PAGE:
Tamms, known as a “supermax” prison, symbolized the ever more punitive, dehumanizing, and ineffective state of our criminal justice system where entire institutions are built to hold prisoners in extreme solitary confinement.
The closing of Tamms is a major victory first and foremost because of the abhorrent and terrifying psychological consequences of such extreme and continuous solitary confinement. Spending over 22 hours a day alone in a cell has a negative psychological impact on all inmates, but is especially devastating for mentally ill persons, who are disproportionately represented in “supermax” prisons. Indeed, the American Psychiatric Association says that prisoners with serious mental illness should not be placed in segregation except in the rarest of circumstances and then only with special clinical supports. Unfortunately, at Tamms and other “supermaxes,” seriously mentally ill prisoners have been placed in solitary for months, years, and even decades. Before Tamms closed, an estimated 25% of the “supermax” prisoners had been in continuous solitary confinement for over ten years.
Closing Tamms also means that state lawmakers are beginning to recognize that the exorbitant costs associated with “supermax” facilities are an unjustifiable drain on public resources. According to the Illinois Department of Corrections, “one of the reasons Tamms was chosen for closure is because it is by far the most expensive facility to operate” – indeed, closing Tamms will mean millions of dollars in savings for the state and its taxpayers. Data shows that Tamms was the least cost-effective of all Illinois’ facilities. Research from around the country tells the same story as in Illinois: solitary confinement is the most expensive form of incarceration and it neither deters violent behavior in prisons nor prevents recidivism.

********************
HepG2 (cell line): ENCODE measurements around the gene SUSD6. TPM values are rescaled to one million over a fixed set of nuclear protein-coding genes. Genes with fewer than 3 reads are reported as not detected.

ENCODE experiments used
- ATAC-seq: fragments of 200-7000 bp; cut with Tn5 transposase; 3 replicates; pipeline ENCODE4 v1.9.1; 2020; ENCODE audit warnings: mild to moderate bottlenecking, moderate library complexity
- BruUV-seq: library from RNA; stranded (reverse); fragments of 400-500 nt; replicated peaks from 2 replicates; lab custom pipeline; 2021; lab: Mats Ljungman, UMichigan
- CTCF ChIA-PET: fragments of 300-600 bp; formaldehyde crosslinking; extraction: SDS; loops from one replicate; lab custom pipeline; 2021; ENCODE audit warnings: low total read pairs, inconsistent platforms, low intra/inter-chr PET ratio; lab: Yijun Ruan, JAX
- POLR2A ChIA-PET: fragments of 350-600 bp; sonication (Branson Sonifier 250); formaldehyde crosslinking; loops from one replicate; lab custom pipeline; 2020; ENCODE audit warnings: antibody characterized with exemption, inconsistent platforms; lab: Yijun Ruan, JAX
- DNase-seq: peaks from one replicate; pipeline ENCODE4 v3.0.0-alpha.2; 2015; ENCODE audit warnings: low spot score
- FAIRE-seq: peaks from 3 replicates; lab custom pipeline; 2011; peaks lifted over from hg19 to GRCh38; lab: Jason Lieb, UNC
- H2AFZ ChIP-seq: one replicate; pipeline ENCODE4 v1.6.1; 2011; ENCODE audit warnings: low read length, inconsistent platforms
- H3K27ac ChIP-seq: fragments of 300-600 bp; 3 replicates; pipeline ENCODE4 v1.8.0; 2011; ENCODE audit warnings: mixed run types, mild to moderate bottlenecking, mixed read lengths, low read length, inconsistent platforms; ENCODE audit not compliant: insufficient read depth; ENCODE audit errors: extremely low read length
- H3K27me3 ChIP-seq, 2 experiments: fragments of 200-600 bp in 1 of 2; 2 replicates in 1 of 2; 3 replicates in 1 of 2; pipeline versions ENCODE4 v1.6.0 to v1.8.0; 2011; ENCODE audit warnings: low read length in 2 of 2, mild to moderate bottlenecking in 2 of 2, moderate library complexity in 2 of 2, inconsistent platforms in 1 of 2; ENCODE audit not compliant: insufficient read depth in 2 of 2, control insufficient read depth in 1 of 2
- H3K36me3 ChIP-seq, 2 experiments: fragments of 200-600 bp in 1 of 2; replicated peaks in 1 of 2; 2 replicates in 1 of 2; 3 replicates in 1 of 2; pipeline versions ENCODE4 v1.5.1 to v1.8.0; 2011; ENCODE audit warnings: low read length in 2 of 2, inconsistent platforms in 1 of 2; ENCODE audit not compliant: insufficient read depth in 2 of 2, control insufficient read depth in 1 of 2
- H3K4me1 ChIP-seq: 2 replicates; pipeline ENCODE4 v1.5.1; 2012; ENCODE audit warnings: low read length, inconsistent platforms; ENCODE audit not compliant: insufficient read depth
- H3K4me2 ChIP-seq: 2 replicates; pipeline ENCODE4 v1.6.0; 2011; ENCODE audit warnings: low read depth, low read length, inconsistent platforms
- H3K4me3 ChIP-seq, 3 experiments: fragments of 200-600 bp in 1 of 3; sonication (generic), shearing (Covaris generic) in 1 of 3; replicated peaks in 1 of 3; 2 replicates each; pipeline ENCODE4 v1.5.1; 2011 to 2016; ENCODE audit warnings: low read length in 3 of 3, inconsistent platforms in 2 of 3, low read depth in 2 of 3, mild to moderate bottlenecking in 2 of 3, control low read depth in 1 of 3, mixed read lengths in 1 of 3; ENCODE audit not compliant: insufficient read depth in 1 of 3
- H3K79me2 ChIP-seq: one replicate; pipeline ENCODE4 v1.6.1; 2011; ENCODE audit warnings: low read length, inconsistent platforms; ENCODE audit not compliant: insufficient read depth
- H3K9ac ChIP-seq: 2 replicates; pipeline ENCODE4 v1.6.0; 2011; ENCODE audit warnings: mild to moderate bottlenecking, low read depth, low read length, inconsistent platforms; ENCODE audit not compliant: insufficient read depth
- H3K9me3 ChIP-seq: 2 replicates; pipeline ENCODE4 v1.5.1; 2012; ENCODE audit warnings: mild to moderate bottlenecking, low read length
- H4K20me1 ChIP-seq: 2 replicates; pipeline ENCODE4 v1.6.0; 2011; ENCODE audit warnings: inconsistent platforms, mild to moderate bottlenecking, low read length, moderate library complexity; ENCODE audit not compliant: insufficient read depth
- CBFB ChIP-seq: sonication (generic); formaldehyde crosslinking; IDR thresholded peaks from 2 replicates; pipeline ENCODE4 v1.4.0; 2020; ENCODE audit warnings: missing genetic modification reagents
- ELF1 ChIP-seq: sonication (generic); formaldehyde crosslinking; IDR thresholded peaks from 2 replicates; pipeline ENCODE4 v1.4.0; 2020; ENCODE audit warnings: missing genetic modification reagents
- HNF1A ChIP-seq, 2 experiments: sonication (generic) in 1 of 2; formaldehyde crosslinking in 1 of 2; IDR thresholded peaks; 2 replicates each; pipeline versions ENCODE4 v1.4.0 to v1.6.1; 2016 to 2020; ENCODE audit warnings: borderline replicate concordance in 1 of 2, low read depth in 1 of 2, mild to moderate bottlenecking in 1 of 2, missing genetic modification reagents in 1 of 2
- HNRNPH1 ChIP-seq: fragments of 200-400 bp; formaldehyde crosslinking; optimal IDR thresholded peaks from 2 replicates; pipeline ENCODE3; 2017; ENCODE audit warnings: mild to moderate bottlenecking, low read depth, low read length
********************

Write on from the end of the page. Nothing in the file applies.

The closure of Tamms is yet another example of states re-examining priorities and trying to do better with less. Indeed, Illinois Governor Pat Quinn intends to shift the cost-savings from Tamms’ closure to increase funding for important child protective services.
Illinois’ decision to close Tamms did not happen in isolation; there is a larger criminal justice dialogue taking place across the country about the need for reform. Spurred by growing budget deficits, costly litigation arising from unconstitutional treatment, and the public’s objection to inhumane conditions, several states are changing their prison systems to limit the use of long-term solitary confinement. Some selected highlights:
- The Maine Department of Corrections cut its “supermax” population by over fifty percent and provided prisoners expanded access to programming and social stimulation.
- Over the last few years, Mississippi reduced the “supermax” population of one institution from 1000 to 150 and eventually closed the entire unit.
- In the last year, Colorado reduced the number of prisoners in solitary confinement by 36.9% and recently announced the closure of a 316-bed “supermax” facility, which is projected to save the state $4.5 million in Fiscal Year 2012-13 and $13.6 million in Fiscal Year 2013-14.